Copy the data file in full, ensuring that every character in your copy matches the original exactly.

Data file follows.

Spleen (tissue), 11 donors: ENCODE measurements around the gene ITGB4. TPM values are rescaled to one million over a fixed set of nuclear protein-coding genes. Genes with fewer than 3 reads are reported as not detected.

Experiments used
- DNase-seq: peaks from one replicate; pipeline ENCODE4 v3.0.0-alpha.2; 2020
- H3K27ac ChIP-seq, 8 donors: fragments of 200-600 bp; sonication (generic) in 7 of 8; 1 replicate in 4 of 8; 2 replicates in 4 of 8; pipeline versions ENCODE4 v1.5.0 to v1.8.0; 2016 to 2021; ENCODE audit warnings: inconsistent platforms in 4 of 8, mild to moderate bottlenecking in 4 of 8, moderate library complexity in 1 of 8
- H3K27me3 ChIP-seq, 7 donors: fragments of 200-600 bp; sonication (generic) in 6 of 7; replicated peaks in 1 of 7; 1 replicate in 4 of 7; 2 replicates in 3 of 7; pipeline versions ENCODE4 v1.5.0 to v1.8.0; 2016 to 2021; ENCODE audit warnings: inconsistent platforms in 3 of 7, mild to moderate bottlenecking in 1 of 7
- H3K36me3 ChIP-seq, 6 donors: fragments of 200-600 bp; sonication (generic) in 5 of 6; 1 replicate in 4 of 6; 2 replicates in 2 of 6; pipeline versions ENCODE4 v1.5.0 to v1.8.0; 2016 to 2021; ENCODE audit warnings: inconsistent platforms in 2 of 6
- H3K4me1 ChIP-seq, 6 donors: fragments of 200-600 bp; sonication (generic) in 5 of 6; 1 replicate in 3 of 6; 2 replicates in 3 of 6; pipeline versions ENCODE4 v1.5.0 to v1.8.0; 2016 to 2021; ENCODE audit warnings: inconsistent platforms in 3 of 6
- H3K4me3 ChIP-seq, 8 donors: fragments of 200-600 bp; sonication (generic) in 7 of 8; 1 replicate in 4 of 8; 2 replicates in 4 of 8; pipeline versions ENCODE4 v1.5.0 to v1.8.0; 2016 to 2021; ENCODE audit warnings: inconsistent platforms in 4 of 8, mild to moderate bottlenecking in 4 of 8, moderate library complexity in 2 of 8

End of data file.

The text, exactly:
Spleen (tissue), 11 donors: ENCODE measurements around the gene ITGB4. TPM values are rescaled to one million over a fixed set of nuclear protein-coding genes. Genes with fewer than 3 reads are reported as not detected.

Experiments used
- DNase-seq: peaks from one replicate; pipeline ENCODE4 v3.0.0-alpha.2; 2020
- H3K27ac ChIP-seq, 8 donors: fragments of 200-600 bp; sonication (generic) in 7 of 8; 1 replicate in 4 of 8; 2 replicates in 4 of 8; pipeline versions ENCODE4 v1.5.0 to v1.8.0; 2016 to 2021; ENCODE audit warnings: inconsistent platforms in 4 of 8, mild to moderate bottlenecking in 4 of 8, moderate library complexity in 1 of 8
- H3K27me3 ChIP-seq, 7 donors: fragments of 200-600 bp; sonication (generic) in 6 of 7; replicated peaks in 1 of 7; 1 replicate in 4 of 7; 2 replicates in 3 of 7; pipeline versions ENCODE4 v1.5.0 to v1.8.0; 2016 to 2021; ENCODE audit warnings: inconsistent platforms in 3 of 7, mild to moderate bottlenecking in 1 of 7
- H3K36me3 ChIP-seq, 6 donors: fragments of 200-600 bp; sonication (generic) in 5 of 6; 1 replicate in 4 of 6; 2 replicates in 2 of 6; pipeline versions ENCODE4 v1.5.0 to v1.8.0; 2016 to 2021; ENCODE audit warnings: inconsistent platforms in 2 of 6
- H3K4me1 ChIP-seq, 6 donors: fragments of 200-600 bp; sonication (generic) in 5 of 6; 1 replicate in 3 of 6; 2 replicates in 3 of 6; pipeline versions ENCODE4 v1.5.0 to v1.8.0; 2016 to 2021; ENCODE audit warnings: inconsistent platforms in 3 of 6
- H3K4me3 ChIP-seq, 8 donors: fragments of 200-600 bp; sonication (generic) in 7 of 8; 1 replicate in 4 of 8; 2 replicates in 4 of 8; pipeline versions ENCODE4 v1.5.0 to v1.8.0; 2016 to 2021; ENCODE audit warnings: inconsistent platforms in 4 of 8, mild to moderate bottlenecking in 4 of 8, moderate library complexity in 2 of 8